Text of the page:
Inaugural Lecture: Mel Jordan, Professor of Postdigital Cultures

Mel Jordan
Inaugural lectures

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Tuesday 20 October 2020

06:00 PM - 07:00 PM

Location

Online

Cost

Free

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Art, Slogans and democracy

Mel’s research enquires into how public sphere theory can contribute to an expanded understanding of art, politics and its publics. She has explored the relationship between art and its publics through the production of props and tools, social encounters and pedagogic techniques towards opinion formation. To mark the upcoming International Artists Day come and join us for Mel's Inaugural Lecture. Mel is an artist and writer, her research addresses the ways in which public sphere theory can contribute to an expanded understanding of art, politics and its publics. Mel explores this idea through the production of slogans, props and tools, as well as social encounters in the public realm. In this lecture she will introduce the rationale for slogans works, the sociality of a kiosk; and the value of agnostic engagement.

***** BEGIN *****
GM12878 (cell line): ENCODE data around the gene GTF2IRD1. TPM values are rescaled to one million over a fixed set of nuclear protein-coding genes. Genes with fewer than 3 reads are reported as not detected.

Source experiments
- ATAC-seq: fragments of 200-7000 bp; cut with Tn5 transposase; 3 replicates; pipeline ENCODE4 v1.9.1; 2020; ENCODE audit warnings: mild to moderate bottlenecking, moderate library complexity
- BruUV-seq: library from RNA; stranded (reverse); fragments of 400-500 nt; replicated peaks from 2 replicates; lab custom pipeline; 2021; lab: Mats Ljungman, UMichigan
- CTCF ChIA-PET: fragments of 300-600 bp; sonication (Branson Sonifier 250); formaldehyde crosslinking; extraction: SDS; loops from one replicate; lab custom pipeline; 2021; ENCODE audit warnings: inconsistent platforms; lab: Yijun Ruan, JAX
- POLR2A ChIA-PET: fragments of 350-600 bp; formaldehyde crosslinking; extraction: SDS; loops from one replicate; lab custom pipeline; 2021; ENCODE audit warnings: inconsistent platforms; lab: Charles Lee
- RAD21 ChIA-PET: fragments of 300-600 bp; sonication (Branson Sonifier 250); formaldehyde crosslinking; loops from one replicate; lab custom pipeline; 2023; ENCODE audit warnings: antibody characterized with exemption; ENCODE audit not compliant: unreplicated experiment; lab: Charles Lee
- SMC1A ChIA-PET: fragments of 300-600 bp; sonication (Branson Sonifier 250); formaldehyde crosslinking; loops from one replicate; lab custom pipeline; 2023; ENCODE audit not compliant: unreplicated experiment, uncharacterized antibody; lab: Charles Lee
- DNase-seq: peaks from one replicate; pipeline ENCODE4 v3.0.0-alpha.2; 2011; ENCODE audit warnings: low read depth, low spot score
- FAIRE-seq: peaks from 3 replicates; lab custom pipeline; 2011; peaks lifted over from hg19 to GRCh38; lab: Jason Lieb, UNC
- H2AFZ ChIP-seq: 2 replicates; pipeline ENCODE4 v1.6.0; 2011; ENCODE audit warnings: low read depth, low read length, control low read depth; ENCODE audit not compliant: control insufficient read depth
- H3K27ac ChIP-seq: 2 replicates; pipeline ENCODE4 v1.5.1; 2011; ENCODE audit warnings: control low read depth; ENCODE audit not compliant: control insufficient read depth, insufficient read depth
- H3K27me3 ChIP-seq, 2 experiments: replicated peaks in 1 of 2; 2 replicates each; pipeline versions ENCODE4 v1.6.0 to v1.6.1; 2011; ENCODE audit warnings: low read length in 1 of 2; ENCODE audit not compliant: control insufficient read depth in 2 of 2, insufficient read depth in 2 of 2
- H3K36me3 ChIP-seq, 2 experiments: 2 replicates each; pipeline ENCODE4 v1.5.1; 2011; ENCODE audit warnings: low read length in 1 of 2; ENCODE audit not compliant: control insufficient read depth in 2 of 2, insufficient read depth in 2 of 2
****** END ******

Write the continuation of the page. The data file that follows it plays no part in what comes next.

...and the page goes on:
Professor Mel Jordan, is an artist and academic. She is currently Professor of Art & the Public Sphere in the Centre of Postdigital Cultures (CPC), Coventry University. Before joining CPC, she initiated and led the Contemporary Art Practice Programme at the Royal College of Art. From 2004 – 2018 she worked with Dave Beech and Andy Hewitt as the Freee art collective. In 2018, along with Hewitt, she started the Partisan Social Club; an on-going and continually reforming art and design collective with its first presentation at Beaconsfield Gallery Vauxhall, London, November 2018. Jordan has contributed artworks to over 50 exhibitions; including BAK, Utrecht, NL; Istanbul Biennial; Milton Keynes Art Gallery; Monterhermoso Cultural Centre Spain; Middlesborough Institute of Modern Art; SMART Project Space, NL; ICA, London; Wysing Arts Cambridge; Collective Gallery, Edinburgh; nGbK Berlin.

Jordan’s research is situated within the practice, histories and theories of art and its potential to impact upon publics and communities, through its role as a type of opinion formation in the public domain. She is the founding editor of the journal Art & the Public Sphere.